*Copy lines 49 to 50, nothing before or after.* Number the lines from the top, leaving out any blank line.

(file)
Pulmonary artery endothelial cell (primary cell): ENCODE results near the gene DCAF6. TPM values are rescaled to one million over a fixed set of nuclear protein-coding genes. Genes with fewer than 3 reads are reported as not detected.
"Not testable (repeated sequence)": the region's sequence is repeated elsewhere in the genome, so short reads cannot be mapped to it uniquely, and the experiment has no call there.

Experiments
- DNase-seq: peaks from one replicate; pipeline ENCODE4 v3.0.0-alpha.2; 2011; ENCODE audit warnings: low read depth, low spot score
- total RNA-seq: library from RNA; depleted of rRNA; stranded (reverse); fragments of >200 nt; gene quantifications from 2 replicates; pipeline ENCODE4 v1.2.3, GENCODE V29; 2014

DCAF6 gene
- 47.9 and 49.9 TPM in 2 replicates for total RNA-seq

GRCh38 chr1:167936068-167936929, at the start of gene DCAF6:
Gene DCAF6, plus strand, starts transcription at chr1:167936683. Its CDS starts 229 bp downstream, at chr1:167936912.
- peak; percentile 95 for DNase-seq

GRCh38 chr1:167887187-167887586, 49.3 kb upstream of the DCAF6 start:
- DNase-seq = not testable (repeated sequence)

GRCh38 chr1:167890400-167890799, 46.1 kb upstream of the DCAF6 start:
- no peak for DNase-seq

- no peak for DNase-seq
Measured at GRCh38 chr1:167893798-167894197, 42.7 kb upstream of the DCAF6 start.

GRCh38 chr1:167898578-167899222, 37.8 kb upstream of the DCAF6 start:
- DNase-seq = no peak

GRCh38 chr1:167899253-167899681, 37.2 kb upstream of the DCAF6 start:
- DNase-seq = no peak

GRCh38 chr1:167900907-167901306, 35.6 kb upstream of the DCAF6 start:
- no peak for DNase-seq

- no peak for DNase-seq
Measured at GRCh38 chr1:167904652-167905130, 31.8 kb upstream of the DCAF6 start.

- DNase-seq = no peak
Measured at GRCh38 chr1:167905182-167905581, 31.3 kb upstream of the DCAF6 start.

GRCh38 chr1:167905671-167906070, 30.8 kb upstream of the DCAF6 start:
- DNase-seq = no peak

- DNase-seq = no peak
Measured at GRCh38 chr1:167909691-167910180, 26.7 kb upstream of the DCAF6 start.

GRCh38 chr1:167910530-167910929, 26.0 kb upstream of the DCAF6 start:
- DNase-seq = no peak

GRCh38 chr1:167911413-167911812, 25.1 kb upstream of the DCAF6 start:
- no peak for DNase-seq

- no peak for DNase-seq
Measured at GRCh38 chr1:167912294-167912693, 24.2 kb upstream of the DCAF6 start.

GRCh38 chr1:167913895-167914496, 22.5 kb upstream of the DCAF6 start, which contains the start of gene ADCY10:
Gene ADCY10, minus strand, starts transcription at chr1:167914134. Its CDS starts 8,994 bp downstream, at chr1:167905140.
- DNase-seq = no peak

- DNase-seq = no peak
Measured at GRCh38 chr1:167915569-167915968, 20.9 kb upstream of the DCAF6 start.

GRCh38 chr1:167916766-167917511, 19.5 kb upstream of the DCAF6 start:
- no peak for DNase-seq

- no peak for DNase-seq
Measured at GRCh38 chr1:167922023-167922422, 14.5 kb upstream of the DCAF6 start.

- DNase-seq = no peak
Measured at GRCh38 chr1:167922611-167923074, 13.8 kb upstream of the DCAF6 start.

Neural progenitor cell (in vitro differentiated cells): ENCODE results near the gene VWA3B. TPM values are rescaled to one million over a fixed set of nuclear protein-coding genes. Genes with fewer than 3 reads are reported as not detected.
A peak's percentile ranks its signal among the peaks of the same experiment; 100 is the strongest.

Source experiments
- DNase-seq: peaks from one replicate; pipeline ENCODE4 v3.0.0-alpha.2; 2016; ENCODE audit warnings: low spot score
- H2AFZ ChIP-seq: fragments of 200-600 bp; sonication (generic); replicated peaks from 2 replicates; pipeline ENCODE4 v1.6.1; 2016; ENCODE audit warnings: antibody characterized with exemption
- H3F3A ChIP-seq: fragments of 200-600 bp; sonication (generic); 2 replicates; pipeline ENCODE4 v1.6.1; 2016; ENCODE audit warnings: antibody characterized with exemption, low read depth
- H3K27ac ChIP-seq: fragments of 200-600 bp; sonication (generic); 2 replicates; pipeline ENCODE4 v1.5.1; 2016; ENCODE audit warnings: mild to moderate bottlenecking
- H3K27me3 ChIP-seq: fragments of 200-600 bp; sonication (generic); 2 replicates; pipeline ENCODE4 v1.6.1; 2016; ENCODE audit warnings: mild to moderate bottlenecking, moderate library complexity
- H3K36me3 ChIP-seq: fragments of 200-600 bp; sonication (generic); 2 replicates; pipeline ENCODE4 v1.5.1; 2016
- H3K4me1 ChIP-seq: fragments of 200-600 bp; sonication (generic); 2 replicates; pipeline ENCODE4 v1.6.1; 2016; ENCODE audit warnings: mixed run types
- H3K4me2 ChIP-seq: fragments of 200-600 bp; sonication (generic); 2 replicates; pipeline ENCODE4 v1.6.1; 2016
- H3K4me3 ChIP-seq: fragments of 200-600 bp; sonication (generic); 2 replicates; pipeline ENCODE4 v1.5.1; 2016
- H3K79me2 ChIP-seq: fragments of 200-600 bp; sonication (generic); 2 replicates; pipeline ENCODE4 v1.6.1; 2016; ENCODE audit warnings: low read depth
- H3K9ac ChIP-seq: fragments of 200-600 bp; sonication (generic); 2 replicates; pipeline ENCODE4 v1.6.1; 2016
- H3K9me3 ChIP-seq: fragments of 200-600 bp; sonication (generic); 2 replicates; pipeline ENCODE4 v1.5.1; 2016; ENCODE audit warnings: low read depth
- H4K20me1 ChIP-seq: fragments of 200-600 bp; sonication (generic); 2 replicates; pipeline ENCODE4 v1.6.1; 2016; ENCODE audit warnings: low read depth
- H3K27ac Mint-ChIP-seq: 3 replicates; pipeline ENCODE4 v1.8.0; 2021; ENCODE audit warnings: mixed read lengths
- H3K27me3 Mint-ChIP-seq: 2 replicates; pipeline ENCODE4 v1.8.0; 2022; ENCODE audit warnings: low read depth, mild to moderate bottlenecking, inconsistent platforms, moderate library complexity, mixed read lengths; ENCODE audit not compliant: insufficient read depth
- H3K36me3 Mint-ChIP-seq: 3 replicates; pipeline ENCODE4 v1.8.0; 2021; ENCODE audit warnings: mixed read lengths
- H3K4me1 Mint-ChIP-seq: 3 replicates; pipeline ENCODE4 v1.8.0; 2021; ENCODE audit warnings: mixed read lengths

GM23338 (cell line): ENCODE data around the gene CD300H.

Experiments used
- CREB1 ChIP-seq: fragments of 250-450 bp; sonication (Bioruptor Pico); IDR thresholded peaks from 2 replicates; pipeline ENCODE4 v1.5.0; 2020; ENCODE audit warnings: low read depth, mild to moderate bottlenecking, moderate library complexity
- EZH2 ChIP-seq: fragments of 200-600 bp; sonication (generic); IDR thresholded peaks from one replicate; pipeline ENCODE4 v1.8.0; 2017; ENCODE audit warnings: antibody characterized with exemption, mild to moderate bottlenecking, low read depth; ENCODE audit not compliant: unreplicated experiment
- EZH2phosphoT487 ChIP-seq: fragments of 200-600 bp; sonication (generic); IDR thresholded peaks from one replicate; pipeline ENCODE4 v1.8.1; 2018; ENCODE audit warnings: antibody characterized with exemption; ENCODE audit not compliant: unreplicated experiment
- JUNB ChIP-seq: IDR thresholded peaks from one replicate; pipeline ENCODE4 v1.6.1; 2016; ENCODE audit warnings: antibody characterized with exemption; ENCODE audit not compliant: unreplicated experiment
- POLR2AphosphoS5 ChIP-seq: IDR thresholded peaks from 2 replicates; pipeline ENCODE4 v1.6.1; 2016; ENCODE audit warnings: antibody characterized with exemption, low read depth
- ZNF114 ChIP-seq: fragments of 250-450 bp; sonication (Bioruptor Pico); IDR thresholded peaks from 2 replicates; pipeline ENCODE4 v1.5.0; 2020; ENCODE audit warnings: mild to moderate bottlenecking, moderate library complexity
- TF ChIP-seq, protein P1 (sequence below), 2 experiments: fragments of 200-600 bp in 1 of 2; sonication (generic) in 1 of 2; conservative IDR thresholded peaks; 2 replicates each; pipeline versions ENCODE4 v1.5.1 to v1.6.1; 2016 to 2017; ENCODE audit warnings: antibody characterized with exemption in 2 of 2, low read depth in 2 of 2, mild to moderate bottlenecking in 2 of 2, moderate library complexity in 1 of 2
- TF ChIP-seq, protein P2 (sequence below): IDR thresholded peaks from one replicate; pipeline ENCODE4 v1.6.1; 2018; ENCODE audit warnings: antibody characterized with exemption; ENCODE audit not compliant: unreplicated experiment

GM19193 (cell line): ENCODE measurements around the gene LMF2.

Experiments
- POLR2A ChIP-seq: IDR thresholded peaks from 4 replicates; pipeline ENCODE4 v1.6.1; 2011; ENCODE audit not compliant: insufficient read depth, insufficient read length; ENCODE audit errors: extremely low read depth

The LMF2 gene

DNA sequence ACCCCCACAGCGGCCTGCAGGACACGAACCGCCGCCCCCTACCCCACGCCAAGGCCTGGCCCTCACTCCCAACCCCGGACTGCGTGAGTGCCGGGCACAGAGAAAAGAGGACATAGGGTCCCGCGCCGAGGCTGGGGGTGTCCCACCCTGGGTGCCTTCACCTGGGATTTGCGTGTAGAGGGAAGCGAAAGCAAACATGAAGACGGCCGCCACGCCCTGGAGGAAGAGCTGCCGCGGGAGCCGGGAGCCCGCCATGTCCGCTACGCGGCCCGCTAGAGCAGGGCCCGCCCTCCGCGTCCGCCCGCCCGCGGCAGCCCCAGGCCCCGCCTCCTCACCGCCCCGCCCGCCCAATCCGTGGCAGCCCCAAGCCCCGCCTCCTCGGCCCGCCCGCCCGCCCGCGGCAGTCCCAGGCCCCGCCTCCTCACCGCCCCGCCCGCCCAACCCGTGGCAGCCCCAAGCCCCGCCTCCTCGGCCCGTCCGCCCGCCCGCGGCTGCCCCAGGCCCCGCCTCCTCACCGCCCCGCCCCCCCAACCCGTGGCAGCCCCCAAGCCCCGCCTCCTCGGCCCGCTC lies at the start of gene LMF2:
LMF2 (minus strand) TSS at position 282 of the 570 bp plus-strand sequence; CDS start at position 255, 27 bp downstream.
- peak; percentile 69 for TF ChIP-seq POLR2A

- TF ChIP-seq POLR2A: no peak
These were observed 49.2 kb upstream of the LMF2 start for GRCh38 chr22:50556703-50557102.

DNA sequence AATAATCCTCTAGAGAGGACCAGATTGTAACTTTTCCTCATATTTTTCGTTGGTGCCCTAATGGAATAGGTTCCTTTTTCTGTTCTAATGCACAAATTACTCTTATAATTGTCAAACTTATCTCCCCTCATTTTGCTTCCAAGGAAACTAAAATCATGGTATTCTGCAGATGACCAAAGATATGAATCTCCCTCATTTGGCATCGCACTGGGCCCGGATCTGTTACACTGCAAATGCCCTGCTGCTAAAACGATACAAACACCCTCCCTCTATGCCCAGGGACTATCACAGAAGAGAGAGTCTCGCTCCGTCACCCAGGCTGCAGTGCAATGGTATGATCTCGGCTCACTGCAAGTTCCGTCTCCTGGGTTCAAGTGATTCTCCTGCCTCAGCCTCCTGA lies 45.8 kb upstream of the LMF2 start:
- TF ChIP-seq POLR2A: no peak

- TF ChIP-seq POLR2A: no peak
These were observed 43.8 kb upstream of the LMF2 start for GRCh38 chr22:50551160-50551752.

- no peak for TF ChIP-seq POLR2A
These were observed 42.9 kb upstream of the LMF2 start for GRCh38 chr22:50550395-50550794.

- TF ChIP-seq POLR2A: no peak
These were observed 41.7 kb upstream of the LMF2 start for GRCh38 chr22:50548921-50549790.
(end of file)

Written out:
A peak's percentile ranks its signal among the peaks of the same experiment; 100 is the strongest.

Source experiments